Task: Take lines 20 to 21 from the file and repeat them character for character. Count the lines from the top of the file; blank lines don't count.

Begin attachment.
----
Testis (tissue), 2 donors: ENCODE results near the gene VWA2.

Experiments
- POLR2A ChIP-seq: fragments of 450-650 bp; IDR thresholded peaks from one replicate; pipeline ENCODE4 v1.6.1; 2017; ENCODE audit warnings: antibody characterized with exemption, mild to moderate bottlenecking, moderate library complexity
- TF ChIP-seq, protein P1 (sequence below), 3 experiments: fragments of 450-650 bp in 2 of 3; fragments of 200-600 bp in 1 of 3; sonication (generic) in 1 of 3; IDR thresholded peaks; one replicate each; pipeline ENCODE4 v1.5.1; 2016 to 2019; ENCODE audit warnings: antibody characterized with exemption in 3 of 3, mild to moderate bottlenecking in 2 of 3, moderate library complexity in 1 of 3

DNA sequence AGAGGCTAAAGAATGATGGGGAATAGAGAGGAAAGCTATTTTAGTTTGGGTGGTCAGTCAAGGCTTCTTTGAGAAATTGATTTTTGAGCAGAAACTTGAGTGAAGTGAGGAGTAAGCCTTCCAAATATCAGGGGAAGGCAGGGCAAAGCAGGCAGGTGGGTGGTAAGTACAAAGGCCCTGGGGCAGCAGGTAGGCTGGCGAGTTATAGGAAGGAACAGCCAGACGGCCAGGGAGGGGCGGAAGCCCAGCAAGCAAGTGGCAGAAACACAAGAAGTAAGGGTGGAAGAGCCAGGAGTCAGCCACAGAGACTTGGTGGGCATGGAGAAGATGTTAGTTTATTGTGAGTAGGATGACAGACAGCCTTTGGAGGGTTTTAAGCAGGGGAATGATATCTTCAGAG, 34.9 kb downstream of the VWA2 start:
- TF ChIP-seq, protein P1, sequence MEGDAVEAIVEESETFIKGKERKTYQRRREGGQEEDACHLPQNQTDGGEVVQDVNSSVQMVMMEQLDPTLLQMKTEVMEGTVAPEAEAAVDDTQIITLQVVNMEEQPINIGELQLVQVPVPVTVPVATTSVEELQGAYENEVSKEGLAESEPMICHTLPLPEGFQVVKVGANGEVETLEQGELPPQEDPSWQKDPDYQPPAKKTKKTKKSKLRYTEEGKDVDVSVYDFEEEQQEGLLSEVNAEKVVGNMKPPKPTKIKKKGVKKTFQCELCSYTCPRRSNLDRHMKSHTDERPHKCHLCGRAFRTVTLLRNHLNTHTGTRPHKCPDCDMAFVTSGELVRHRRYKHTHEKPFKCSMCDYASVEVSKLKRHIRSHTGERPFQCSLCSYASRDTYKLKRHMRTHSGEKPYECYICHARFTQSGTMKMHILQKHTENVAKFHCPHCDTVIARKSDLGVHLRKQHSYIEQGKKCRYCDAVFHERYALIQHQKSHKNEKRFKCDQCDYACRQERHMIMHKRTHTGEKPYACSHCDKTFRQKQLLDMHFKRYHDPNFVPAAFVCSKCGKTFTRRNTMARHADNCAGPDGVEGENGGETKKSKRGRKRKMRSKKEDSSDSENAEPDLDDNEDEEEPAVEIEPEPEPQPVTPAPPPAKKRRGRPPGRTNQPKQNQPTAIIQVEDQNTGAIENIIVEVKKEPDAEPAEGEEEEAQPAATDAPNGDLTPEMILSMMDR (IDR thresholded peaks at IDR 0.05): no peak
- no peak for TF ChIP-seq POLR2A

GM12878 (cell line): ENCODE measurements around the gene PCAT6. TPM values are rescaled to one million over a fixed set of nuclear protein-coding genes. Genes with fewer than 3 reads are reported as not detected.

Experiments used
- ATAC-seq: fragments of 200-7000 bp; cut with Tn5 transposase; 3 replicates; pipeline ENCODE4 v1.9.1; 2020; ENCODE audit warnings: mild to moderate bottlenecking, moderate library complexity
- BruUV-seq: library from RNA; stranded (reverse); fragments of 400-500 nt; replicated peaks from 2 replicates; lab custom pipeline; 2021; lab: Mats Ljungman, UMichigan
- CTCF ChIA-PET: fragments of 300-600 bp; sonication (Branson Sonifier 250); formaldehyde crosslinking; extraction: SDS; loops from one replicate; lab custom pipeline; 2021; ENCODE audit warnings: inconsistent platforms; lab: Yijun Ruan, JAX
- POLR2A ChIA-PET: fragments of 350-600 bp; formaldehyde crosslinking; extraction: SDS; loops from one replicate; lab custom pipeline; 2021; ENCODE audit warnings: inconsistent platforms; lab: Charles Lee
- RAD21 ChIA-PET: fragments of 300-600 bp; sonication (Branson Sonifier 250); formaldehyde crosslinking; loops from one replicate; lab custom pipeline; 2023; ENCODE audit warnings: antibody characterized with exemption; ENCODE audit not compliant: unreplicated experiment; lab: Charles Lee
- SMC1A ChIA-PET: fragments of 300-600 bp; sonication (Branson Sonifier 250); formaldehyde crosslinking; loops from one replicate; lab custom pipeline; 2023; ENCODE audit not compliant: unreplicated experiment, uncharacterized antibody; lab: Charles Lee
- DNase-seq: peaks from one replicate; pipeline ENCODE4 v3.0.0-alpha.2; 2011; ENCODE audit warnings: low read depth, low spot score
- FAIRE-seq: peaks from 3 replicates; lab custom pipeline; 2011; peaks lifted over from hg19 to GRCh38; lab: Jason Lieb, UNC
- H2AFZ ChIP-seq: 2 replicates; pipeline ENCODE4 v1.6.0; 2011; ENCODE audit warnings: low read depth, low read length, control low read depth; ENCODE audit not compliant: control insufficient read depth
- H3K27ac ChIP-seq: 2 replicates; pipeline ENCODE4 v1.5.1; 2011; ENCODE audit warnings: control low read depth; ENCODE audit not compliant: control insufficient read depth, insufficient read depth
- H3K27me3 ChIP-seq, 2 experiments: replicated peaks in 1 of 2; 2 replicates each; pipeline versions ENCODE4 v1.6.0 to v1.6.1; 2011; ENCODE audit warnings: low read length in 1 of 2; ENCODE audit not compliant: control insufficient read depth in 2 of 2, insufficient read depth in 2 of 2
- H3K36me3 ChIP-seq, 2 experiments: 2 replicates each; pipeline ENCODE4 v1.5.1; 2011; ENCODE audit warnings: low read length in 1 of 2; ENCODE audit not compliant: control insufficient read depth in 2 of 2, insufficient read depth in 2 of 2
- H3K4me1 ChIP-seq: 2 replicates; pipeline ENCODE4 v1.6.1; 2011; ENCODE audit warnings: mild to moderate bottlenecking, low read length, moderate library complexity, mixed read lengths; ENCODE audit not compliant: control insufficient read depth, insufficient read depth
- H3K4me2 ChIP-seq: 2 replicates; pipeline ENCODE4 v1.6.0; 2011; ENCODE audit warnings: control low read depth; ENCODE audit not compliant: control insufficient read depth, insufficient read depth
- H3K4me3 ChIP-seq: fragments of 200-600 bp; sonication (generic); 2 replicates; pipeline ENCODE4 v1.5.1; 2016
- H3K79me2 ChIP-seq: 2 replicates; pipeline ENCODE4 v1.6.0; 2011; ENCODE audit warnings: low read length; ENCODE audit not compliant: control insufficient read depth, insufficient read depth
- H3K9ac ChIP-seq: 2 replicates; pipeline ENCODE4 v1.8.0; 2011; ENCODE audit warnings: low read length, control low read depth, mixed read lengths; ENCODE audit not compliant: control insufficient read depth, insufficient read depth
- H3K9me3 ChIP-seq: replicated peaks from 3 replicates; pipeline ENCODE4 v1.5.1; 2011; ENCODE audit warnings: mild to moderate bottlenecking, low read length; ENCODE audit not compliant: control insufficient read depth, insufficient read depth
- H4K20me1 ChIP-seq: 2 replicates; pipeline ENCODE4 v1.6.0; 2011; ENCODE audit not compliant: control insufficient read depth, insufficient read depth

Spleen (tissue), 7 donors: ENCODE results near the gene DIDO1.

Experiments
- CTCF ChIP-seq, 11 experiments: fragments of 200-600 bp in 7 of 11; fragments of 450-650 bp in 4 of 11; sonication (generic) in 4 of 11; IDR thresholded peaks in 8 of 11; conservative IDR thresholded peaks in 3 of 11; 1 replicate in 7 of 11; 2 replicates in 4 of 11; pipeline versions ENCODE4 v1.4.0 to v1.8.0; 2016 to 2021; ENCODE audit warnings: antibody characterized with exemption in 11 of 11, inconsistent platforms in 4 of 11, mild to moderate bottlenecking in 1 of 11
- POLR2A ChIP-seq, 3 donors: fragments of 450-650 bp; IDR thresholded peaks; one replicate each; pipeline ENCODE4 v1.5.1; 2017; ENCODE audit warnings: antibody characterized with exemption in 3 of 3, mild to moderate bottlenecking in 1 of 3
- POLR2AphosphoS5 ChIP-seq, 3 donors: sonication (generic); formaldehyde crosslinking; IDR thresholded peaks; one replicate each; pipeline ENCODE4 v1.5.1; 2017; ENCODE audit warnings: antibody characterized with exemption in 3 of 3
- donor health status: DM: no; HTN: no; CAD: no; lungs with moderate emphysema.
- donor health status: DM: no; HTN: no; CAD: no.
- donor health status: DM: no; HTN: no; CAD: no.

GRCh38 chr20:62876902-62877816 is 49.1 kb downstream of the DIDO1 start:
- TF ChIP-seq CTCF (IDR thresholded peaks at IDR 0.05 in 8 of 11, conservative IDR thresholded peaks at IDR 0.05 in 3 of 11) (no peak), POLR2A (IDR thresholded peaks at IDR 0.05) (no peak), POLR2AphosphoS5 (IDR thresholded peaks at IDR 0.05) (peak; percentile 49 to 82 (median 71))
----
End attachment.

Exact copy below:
- H3K27me3 ChIP-seq, 2 experiments: replicated peaks in 1 of 2; 2 replicates each; pipeline versions ENCODE4 v1.6.0 to v1.6.1; 2011; ENCODE audit warnings: low read length in 1 of 2; ENCODE audit not compliant: control insufficient read depth in 2 of 2, insufficient read depth in 2 of 2
- H3K36me3 ChIP-seq, 2 experiments: 2 replicates each; pipeline ENCODE4 v1.5.1; 2011; ENCODE audit warnings: low read length in 1 of 2; ENCODE audit not compliant: control insufficient read depth in 2 of 2, insufficient read depth in 2 of 2